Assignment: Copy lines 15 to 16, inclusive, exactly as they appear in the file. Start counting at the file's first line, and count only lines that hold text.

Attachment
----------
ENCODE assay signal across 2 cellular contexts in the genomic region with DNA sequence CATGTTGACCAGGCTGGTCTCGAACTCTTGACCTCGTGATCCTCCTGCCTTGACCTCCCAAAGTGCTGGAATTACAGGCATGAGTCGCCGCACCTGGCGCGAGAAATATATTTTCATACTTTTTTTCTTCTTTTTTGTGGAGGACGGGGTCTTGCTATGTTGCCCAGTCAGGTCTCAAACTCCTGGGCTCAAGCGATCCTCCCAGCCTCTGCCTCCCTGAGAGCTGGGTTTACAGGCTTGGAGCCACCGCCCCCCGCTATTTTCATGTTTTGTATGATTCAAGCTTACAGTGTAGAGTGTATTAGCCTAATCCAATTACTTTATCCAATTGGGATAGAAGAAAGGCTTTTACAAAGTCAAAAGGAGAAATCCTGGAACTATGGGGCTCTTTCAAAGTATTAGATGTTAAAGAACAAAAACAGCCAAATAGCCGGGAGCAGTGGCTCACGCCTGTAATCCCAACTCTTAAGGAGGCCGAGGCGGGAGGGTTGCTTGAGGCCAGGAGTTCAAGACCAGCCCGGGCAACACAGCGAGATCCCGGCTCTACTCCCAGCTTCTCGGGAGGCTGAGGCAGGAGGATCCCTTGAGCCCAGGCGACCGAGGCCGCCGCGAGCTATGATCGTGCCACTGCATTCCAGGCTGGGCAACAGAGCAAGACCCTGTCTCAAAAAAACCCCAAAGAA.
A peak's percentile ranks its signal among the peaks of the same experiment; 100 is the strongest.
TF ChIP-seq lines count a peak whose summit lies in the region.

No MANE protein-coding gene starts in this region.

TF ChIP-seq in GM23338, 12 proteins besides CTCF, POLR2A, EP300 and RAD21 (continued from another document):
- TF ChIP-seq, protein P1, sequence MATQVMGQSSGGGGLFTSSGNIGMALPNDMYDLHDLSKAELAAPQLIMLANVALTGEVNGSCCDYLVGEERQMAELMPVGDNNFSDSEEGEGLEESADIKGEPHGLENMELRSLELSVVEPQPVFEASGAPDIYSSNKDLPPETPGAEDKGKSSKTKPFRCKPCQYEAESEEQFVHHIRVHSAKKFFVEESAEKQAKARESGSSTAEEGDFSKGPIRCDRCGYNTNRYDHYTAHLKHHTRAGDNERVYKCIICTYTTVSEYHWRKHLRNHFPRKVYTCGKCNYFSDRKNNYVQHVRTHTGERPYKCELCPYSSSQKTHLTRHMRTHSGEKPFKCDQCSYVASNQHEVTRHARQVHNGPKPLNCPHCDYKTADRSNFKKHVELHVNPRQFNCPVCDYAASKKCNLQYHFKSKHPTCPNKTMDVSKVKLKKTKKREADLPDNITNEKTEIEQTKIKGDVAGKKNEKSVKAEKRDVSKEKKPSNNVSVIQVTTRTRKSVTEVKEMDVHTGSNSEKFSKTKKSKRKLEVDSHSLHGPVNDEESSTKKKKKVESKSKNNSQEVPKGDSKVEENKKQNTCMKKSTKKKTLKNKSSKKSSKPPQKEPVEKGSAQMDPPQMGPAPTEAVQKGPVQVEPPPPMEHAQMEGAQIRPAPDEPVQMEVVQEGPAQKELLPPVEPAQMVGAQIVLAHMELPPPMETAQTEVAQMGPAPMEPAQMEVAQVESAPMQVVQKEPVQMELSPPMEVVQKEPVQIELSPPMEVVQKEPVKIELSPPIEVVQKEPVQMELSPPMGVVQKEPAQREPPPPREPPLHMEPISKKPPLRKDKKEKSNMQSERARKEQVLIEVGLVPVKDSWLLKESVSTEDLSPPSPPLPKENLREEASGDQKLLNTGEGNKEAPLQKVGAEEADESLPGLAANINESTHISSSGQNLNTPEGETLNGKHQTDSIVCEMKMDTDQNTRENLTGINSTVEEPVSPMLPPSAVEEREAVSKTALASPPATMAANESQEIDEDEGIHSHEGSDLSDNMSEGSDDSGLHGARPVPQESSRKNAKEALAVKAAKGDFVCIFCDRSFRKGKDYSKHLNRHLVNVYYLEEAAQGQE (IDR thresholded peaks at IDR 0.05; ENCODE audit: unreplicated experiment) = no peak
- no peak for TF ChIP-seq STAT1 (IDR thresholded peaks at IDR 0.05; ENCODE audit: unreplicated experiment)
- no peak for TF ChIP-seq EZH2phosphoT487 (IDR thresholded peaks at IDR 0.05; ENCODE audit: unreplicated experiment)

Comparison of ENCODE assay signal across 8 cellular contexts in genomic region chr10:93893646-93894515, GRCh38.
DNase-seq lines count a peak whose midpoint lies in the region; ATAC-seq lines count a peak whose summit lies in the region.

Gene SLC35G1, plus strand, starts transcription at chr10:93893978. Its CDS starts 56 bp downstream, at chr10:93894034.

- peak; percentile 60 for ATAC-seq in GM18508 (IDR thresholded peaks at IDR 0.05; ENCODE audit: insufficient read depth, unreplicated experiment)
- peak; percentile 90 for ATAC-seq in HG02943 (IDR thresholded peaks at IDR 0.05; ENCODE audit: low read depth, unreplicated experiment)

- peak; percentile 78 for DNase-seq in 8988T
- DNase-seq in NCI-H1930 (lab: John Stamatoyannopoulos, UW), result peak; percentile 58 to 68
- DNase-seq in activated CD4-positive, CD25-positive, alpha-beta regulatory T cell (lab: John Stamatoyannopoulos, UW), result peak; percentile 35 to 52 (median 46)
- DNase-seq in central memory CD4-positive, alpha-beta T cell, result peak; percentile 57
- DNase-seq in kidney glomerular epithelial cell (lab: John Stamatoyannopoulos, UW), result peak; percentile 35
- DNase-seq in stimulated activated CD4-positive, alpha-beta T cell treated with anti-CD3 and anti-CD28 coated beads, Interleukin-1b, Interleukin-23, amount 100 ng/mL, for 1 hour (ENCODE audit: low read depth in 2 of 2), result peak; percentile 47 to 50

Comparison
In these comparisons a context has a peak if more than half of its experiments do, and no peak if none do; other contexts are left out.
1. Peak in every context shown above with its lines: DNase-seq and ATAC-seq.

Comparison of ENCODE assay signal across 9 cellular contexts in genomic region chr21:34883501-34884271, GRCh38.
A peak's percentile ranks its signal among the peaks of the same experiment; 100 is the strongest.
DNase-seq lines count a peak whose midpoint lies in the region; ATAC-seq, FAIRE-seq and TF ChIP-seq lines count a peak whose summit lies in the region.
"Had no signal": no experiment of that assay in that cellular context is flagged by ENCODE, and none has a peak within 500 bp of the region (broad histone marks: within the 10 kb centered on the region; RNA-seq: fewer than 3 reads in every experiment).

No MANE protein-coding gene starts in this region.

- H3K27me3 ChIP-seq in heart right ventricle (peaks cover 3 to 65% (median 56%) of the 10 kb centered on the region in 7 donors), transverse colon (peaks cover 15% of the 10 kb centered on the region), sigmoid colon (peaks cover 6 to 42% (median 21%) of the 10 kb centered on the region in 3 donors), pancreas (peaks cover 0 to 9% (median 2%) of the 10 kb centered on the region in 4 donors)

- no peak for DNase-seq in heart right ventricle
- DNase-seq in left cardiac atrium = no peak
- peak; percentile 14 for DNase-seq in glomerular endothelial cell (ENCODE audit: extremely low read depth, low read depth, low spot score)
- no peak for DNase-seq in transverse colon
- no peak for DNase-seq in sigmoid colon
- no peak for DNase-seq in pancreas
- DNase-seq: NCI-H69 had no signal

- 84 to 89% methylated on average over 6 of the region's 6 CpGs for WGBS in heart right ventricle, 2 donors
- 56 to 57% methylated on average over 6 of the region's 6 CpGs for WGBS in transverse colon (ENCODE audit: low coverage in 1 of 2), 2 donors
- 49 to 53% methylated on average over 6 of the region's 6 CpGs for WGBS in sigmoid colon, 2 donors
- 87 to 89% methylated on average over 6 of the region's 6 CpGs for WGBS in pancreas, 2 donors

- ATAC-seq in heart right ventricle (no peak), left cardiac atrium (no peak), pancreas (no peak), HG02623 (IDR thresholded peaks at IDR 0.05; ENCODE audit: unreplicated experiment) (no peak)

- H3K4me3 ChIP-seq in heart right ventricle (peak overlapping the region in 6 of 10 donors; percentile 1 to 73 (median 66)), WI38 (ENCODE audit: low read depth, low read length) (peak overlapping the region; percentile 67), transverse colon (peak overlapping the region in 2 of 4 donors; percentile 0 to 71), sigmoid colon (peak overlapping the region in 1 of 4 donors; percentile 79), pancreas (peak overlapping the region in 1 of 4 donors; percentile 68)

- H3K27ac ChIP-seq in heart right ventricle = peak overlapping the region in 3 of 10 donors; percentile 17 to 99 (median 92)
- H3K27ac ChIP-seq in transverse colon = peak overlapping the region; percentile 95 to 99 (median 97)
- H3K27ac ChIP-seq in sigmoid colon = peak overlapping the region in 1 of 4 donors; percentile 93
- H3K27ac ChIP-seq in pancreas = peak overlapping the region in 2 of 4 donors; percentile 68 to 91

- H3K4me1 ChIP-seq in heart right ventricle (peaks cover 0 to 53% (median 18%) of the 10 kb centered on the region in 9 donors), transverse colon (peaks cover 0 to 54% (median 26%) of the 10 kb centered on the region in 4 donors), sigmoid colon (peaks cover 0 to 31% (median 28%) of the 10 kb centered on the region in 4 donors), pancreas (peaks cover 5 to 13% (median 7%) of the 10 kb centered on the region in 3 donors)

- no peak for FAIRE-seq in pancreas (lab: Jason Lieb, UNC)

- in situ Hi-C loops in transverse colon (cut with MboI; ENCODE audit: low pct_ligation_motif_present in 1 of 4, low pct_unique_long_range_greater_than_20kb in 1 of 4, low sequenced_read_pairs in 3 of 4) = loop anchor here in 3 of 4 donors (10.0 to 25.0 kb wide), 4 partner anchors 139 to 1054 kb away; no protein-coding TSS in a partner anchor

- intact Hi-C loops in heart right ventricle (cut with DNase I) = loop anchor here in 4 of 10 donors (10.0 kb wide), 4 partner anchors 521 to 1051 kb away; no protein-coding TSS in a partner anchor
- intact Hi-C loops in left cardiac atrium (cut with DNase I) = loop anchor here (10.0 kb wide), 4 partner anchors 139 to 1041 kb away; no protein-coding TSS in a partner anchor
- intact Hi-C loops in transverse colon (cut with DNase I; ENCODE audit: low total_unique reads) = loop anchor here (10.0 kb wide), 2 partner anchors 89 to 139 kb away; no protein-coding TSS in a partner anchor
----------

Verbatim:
- DNase-seq in NCI-H1930 (lab: John Stamatoyannopoulos, UW), result peak; percentile 58 to 68
- DNase-seq in activated CD4-positive, CD25-positive, alpha-beta regulatory T cell (lab: John Stamatoyannopoulos, UW), result peak; percentile 35 to 52 (median 46)